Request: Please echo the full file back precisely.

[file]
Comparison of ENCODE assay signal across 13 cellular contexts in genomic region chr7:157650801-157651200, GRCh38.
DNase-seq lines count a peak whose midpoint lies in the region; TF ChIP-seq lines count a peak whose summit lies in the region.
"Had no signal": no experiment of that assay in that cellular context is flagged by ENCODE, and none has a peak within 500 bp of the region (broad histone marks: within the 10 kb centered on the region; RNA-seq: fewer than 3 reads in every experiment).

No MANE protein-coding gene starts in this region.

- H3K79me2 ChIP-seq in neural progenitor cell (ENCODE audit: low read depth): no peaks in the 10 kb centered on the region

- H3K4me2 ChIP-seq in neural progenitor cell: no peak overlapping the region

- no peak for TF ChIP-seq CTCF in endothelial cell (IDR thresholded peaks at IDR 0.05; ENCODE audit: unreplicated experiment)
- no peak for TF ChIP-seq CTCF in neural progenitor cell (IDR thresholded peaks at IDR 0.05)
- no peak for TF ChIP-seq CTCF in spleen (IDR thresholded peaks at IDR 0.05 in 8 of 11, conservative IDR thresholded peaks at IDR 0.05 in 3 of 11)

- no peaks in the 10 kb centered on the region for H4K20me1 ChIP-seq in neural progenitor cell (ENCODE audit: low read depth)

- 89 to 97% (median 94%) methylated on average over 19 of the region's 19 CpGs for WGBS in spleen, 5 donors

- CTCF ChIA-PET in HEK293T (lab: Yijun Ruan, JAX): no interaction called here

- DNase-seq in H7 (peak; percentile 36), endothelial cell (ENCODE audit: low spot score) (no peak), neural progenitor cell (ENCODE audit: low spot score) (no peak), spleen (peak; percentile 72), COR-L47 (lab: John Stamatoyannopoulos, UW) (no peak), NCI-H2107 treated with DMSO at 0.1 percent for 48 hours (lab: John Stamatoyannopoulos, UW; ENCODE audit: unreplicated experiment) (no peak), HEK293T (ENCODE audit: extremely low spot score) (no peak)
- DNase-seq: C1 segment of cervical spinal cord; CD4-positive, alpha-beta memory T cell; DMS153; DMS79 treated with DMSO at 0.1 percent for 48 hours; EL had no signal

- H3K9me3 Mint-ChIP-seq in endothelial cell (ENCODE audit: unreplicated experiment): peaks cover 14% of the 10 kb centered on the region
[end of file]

Comparison of ENCODE assay signal across 13 cellular contexts in genomic region chr7:157650801-157651200, GRCh38.
DNase-seq lines count a peak whose midpoint lies in the region; TF ChIP-seq lines count a peak whose summit lies in the region.
"Had no signal": no experiment of that assay in that cellular context is flagged by ENCODE, and none has a peak within 500 bp of the region (broad histone marks: within the 10 kb centered on the region; RNA-seq: fewer than 3 reads in every experiment).

No MANE protein-coding gene starts in this region.

- H3K79me2 ChIP-seq in neural progenitor cell (ENCODE audit: low read depth): no peaks in the 10 kb centered on the region

- H3K4me2 ChIP-seq in neural progenitor cell: no peak overlapping the region

- no peak for TF ChIP-seq CTCF in endothelial cell (IDR thresholded peaks at IDR 0.05; ENCODE audit: unreplicated experiment)
- no peak for TF ChIP-seq CTCF in neural progenitor cell (IDR thresholded peaks at IDR 0.05)
- no peak for TF ChIP-seq CTCF in spleen (IDR thresholded peaks at IDR 0.05 in 8 of 11, conservative IDR thresholded peaks at IDR 0.05 in 3 of 11)

- no peaks in the 10 kb centered on the region for H4K20me1 ChIP-seq in neural progenitor cell (ENCODE audit: low read depth)

- 89 to 97% (median 94%) methylated on average over 19 of the region's 19 CpGs for WGBS in spleen, 5 donors

- CTCF ChIA-PET in HEK293T (lab: Yijun Ruan, JAX): no interaction called here

- DNase-seq in H7 (peak; percentile 36), endothelial cell (ENCODE audit: low spot score) (no peak), neural progenitor cell (ENCODE audit: low spot score) (no peak), spleen (peak; percentile 72), COR-L47 (lab: John Stamatoyannopoulos, UW) (no peak), NCI-H2107 treated with DMSO at 0.1 percent for 48 hours (lab: John Stamatoyannopoulos, UW; ENCODE audit: unreplicated experiment) (no peak), HEK293T (ENCODE audit: extremely low spot score) (no peak)
- DNase-seq: C1 segment of cervical spinal cord; CD4-positive, alpha-beta memory T cell; DMS153; DMS79 treated with DMSO at 0.1 percent for 48 hours; EL had no signal

- H3K9me3 Mint-ChIP-seq in endothelial cell (ENCODE audit: unreplicated experiment): peaks cover 14% of the 10 kb centered on the region